Encouraging Con Edison to stack other uses on top of substations is a way of making available even more land, which could be devoted to both commerce and recreation. The rents paid by an office building above a substation—and one with a higher than usual rentable first floor—should be able to offset over time any additional land-acquisition, engineering, and construction costs involved. If a utility builds a substation under a city-owned park or plaza, which it then rehabilitates (as utilities have done in Europe and Asia), it wouldn’t have to incur the cost of acquiring land.

In the earliest days of electricity, substations operated in neighborhoods throughout the city without stirring protest. A century later, with an array of new technologies available, new ones can be better neighbors than ever, while delivering the power that the city needs to grow and thrive. It is time to get obsolete zoning regulations out of their way.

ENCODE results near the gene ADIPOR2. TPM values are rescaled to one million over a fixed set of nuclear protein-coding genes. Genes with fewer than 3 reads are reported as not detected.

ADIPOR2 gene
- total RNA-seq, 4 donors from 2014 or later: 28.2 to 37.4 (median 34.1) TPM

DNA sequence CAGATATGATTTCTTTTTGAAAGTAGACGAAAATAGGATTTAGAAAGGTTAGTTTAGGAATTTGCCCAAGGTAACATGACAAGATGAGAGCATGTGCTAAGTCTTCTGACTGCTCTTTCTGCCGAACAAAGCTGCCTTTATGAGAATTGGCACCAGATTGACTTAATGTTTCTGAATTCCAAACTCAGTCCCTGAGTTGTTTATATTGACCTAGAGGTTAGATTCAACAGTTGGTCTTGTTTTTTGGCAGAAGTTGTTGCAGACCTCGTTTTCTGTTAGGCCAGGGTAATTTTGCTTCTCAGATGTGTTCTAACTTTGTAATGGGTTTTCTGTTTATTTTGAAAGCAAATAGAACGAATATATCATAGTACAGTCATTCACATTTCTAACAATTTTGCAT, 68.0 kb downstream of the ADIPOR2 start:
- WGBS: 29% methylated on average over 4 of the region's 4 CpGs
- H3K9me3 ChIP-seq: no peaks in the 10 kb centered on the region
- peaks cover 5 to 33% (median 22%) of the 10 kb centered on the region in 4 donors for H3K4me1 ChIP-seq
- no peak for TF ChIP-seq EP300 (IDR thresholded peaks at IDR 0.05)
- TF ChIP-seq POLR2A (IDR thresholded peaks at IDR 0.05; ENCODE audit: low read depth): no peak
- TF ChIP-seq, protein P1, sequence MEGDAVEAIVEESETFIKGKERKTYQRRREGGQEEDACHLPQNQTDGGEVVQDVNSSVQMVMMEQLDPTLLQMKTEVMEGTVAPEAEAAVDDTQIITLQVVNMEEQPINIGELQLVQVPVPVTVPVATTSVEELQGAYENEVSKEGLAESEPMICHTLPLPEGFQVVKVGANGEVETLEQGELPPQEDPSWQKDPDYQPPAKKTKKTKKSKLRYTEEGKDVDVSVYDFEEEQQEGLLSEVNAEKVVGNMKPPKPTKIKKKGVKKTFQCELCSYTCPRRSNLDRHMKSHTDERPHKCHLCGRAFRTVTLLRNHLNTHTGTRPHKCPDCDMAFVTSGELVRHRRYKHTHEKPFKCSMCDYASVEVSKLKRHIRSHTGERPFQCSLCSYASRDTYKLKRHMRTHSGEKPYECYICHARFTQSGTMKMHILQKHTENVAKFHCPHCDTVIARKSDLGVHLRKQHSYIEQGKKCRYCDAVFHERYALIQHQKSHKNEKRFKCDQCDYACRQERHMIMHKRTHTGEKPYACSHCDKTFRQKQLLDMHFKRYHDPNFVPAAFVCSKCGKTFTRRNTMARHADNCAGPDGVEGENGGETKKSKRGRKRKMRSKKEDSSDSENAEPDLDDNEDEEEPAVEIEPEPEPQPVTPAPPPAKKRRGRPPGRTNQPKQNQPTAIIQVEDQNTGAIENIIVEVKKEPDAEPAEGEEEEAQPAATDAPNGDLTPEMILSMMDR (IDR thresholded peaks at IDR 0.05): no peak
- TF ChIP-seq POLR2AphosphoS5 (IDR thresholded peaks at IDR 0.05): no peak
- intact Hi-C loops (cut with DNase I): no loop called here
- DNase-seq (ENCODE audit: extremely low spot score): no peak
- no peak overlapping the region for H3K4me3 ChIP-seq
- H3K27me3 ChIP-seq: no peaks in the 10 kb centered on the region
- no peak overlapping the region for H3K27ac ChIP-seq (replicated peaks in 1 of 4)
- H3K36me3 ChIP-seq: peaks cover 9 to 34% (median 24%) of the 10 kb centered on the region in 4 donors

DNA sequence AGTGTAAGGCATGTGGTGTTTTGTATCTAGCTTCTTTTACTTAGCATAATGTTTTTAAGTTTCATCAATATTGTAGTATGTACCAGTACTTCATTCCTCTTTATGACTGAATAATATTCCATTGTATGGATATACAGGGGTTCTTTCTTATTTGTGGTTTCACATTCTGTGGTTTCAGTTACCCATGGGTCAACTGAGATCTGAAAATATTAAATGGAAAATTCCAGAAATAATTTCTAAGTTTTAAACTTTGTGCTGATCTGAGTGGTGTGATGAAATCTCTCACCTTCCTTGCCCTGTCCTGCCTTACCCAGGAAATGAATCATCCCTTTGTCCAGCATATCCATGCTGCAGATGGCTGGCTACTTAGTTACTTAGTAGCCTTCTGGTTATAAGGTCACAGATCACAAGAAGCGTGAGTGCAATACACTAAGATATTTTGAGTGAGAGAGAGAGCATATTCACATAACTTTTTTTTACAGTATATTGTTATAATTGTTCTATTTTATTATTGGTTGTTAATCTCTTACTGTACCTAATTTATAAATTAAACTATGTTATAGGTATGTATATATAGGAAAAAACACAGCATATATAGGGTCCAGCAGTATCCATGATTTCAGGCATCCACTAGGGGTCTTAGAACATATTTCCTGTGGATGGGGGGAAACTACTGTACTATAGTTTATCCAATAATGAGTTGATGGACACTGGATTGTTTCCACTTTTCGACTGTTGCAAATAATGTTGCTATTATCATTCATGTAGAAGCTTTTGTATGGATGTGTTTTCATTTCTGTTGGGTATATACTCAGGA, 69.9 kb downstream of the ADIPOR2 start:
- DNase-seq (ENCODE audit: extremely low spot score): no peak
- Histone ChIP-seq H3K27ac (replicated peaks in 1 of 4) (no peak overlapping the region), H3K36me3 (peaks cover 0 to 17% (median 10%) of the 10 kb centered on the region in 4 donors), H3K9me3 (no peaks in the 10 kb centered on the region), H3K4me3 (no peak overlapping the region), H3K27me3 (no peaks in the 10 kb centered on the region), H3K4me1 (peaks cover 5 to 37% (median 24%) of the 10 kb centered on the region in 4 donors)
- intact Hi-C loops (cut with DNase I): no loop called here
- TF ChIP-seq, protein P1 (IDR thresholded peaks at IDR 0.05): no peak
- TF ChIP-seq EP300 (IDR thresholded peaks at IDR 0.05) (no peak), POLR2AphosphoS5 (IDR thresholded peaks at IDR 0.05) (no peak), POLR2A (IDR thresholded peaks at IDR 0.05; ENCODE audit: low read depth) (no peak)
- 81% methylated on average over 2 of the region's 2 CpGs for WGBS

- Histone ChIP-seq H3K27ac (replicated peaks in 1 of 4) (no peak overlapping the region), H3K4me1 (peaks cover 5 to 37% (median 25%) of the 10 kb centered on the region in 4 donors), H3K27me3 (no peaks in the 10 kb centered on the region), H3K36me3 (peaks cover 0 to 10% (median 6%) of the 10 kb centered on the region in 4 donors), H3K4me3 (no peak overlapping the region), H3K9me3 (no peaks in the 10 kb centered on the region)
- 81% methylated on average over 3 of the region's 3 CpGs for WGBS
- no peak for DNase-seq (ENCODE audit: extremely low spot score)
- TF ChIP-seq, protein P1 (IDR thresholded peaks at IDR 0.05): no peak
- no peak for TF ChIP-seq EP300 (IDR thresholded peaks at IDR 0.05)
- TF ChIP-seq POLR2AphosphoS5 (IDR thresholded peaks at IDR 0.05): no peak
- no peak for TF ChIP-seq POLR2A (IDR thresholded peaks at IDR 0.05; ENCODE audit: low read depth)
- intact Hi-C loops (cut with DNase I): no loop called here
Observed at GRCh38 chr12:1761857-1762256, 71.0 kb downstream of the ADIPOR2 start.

1. “PlaNYC for a Greener, Greater New York,” City of New York, 2007, p. 114 (
  2. In London, the analogous grid supply point steps 275kV down to 132kV.
  3. The Mott Haven complex includes both a transmission (345kV/138kV) and an area (138kV/13.8kV) substation. It is one of the best-looking buildings in its neighborhood, an industrial area near the Bruckner Expressway. See Ken Belson, “To Keep Pace With Growing Demand, Con Ed Struggles to Build Substations,” New York Times, August 5, 2008 (, for an anecdote illustrating the building’s attractiveness.
  4. There are also a number of special-purpose districts with additional restrictions overlaid on a base of R, C, and/or M. For example, the regulations of the City Island Special District are designed to preserve its nautical heritage and low-rise residential character; see
  5. “Zoning Resolution of the City of New York,” Department of City Planning. See ZR Article II for residential, Article III for commercial, and Article IV for manufacturing regulations (
  6. Zoning Handbook, Department of City Planning, New York, 2006, p. 6.
  7. ZR 42-14, as amended September 2004 (, p. 15)
  8. The only other 6D size limitation is on height for telephone exchanges—essentially to match surrounding commercial buildings. ZR 32-15, as amended September 2002 (, pp. 12–13).